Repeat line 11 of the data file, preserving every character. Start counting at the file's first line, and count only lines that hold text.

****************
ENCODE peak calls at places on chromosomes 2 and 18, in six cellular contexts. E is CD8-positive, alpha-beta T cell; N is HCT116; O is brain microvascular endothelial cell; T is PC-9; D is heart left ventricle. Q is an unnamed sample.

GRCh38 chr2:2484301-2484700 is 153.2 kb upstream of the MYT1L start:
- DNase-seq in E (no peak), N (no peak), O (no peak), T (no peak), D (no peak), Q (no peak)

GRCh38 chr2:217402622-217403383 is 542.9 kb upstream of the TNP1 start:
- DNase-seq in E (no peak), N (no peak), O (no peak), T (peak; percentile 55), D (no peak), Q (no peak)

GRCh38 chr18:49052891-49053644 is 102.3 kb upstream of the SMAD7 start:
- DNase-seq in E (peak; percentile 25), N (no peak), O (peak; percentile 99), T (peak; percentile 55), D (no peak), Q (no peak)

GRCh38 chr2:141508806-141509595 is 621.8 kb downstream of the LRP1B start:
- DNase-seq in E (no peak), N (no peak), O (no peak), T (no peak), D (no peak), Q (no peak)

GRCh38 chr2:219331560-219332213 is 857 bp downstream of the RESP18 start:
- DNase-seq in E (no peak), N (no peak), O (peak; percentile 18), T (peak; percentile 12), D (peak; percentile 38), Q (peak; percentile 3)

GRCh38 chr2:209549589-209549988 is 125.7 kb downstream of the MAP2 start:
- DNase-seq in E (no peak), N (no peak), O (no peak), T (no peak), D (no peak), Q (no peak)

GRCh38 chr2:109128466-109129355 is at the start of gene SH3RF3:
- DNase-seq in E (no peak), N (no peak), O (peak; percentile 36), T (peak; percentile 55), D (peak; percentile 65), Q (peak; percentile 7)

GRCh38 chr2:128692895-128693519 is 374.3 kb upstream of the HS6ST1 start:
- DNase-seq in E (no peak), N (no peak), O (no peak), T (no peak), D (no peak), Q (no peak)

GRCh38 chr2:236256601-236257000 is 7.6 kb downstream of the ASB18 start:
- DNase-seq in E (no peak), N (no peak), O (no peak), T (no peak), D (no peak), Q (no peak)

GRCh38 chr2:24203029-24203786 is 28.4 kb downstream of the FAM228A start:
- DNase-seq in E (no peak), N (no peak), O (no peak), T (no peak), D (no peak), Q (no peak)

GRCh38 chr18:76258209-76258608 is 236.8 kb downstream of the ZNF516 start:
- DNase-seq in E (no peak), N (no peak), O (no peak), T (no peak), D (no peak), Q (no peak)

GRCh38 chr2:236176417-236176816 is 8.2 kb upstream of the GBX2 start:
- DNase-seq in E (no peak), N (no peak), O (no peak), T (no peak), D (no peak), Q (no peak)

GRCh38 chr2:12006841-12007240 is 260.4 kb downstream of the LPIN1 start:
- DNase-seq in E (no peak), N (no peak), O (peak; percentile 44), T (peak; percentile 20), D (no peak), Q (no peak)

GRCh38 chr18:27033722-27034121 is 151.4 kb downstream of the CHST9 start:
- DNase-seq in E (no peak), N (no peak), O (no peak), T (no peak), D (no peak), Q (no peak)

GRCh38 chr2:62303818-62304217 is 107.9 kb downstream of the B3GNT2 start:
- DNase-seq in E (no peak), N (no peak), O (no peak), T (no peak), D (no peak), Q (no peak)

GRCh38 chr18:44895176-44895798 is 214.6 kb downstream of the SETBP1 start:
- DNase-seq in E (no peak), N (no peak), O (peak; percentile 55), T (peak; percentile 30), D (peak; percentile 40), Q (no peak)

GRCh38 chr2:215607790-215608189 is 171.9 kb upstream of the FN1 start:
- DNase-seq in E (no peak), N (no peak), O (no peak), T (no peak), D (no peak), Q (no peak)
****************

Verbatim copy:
- DNase-seq in E (no peak), N (no peak), O (peak; percentile 18), T (peak; percentile 12), D (peak; percentile 38), Q (peak; percentile 3)